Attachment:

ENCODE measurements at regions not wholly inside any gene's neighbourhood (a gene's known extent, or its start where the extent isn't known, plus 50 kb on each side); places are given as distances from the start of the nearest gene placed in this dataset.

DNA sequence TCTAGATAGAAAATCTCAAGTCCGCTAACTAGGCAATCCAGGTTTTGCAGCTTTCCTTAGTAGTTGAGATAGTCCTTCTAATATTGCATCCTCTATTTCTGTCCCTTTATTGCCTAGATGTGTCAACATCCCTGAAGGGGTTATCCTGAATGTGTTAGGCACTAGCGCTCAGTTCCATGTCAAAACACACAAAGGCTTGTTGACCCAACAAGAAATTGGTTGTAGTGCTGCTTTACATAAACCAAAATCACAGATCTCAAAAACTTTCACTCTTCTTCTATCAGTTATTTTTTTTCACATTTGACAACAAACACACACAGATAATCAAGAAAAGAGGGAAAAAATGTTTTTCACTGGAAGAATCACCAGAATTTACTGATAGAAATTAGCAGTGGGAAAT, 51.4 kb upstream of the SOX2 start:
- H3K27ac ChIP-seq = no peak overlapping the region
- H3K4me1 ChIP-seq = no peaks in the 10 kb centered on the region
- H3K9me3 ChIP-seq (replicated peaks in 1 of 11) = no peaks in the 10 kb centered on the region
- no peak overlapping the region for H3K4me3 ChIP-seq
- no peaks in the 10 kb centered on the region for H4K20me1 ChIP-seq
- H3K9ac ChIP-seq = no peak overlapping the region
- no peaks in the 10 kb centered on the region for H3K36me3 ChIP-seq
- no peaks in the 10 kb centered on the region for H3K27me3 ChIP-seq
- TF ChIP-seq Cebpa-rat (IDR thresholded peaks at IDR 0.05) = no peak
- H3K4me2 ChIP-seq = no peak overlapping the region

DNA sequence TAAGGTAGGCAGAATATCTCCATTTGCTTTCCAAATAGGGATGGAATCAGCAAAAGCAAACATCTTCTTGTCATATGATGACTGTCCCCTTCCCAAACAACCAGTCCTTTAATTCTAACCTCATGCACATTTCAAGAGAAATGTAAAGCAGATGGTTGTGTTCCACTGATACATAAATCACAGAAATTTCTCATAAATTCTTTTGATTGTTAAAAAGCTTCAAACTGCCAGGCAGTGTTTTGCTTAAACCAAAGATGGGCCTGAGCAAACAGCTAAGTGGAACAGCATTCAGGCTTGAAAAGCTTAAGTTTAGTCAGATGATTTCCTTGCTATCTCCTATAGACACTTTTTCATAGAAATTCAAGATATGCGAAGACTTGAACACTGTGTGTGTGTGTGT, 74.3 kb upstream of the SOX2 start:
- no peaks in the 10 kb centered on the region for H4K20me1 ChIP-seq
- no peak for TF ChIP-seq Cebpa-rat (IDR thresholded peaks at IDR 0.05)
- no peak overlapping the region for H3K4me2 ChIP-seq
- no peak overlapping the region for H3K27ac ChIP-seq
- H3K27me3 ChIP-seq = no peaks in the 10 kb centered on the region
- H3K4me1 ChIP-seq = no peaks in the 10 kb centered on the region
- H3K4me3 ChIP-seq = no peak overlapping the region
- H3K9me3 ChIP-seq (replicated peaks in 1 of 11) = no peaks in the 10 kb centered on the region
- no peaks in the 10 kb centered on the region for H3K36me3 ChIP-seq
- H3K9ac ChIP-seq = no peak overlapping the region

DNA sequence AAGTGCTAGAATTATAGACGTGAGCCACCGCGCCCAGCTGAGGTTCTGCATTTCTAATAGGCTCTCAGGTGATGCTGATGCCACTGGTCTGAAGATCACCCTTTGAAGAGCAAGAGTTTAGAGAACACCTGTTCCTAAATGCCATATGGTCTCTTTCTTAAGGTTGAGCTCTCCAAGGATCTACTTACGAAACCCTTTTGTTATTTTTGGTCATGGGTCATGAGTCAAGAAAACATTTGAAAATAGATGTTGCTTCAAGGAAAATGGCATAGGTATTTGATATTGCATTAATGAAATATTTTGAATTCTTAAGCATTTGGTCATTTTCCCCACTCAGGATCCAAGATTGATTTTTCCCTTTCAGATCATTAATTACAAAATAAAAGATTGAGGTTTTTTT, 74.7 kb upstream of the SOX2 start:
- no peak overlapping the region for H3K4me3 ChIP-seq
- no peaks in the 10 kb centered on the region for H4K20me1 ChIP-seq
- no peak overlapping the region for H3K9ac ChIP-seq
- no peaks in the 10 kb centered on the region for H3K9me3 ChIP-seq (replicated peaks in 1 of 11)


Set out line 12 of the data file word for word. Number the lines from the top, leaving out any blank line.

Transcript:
- H3K4me2 ChIP-seq = no peak overlapping the region